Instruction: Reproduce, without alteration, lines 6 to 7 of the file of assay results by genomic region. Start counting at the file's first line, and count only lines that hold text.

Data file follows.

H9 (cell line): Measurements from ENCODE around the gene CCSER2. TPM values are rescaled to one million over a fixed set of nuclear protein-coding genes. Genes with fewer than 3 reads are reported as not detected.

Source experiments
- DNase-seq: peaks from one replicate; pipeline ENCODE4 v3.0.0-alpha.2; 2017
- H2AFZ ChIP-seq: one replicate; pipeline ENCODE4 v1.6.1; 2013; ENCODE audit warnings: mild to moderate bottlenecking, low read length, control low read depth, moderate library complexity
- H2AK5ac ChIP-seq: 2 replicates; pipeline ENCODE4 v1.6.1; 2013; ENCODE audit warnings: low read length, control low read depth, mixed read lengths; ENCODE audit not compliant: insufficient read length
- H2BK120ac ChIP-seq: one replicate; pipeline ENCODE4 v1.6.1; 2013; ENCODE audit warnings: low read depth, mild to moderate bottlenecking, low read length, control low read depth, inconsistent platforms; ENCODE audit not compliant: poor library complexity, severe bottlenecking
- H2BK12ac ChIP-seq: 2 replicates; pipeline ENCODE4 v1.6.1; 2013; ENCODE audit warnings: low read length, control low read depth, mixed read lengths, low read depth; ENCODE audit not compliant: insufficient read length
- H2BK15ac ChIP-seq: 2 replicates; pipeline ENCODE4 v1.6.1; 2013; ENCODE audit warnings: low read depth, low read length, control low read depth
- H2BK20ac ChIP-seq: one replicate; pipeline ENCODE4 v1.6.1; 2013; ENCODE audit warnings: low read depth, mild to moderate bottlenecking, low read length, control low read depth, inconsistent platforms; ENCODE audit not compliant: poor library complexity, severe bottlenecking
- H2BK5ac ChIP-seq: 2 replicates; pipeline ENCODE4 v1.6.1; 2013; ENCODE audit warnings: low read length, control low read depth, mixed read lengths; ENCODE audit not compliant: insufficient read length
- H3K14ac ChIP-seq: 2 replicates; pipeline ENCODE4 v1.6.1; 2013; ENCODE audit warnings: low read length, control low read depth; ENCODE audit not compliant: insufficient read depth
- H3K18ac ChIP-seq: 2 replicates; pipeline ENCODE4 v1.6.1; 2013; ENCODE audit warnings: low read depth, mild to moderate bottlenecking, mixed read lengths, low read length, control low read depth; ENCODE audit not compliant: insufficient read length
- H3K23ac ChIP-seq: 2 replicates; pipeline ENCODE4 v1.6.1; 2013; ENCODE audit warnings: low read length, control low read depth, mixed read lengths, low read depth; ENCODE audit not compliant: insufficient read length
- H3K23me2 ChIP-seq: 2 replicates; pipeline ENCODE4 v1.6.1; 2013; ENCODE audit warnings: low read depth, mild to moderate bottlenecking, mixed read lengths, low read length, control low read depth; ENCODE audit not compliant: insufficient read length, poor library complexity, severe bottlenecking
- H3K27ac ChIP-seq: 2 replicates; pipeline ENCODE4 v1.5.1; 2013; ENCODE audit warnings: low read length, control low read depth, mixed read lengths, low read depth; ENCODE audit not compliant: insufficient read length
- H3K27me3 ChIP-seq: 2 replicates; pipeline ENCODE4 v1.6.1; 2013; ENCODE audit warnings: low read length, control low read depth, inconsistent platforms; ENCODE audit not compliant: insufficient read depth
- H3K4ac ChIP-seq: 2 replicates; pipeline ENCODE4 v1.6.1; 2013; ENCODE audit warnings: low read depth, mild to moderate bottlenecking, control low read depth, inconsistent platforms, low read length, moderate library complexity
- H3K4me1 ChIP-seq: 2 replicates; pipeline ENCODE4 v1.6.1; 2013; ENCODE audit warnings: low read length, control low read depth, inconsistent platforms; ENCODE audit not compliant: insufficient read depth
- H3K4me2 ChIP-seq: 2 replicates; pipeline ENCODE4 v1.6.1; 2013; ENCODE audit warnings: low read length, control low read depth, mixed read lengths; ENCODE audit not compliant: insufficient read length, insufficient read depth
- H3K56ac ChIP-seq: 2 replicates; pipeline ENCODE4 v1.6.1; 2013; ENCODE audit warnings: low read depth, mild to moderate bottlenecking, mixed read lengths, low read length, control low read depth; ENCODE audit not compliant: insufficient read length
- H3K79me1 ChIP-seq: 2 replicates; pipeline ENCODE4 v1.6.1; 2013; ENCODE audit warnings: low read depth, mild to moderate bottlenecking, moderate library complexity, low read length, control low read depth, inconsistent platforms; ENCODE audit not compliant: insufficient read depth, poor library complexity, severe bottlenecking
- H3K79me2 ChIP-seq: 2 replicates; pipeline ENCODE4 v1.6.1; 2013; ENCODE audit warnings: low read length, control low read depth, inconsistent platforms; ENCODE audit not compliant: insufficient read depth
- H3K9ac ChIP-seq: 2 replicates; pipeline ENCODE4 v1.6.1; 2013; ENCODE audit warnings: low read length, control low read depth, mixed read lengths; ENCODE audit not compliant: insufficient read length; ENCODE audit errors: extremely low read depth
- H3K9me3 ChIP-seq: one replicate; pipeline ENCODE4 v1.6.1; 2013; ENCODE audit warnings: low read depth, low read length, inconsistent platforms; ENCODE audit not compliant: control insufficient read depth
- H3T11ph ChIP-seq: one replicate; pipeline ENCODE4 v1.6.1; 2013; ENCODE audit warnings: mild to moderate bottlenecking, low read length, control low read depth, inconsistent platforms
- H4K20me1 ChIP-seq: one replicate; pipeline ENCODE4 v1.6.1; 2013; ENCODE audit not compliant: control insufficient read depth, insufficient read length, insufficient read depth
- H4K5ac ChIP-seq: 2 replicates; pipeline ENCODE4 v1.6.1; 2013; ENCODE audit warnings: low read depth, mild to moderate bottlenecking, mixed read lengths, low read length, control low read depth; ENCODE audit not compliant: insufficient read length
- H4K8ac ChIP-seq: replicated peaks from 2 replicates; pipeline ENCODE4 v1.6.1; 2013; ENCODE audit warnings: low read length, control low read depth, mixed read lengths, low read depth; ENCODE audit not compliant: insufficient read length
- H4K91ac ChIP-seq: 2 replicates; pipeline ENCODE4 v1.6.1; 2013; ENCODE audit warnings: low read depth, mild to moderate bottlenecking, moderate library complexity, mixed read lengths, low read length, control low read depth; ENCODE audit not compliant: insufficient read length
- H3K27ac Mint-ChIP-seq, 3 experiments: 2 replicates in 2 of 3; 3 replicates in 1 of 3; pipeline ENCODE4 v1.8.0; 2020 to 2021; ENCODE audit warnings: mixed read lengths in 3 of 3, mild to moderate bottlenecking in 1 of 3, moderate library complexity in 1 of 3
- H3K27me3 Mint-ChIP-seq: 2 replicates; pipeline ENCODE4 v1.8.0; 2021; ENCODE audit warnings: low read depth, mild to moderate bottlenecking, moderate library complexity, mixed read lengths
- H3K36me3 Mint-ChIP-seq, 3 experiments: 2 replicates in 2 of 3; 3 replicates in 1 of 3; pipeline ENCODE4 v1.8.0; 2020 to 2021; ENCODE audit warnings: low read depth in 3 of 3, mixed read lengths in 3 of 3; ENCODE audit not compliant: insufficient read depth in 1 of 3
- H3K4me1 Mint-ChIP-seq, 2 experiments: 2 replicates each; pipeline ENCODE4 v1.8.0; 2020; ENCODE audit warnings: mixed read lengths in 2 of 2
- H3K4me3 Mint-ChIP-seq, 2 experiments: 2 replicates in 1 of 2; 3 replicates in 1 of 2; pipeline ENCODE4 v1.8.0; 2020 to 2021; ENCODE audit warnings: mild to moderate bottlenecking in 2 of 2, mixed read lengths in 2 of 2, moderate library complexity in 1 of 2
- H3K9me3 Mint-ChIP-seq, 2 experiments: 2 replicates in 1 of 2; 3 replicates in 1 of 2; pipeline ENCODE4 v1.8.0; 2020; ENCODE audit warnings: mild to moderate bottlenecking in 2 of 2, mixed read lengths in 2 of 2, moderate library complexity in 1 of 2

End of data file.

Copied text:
- H2BK120ac ChIP-seq: one replicate; pipeline ENCODE4 v1.6.1; 2013; ENCODE audit warnings: low read depth, mild to moderate bottlenecking, low read length, control low read depth, inconsistent platforms; ENCODE audit not compliant: poor library complexity, severe bottlenecking
- H2BK12ac ChIP-seq: 2 replicates; pipeline ENCODE4 v1.6.1; 2013; ENCODE audit warnings: low read length, control low read depth, mixed read lengths, low read depth; ENCODE audit not compliant: insufficient read length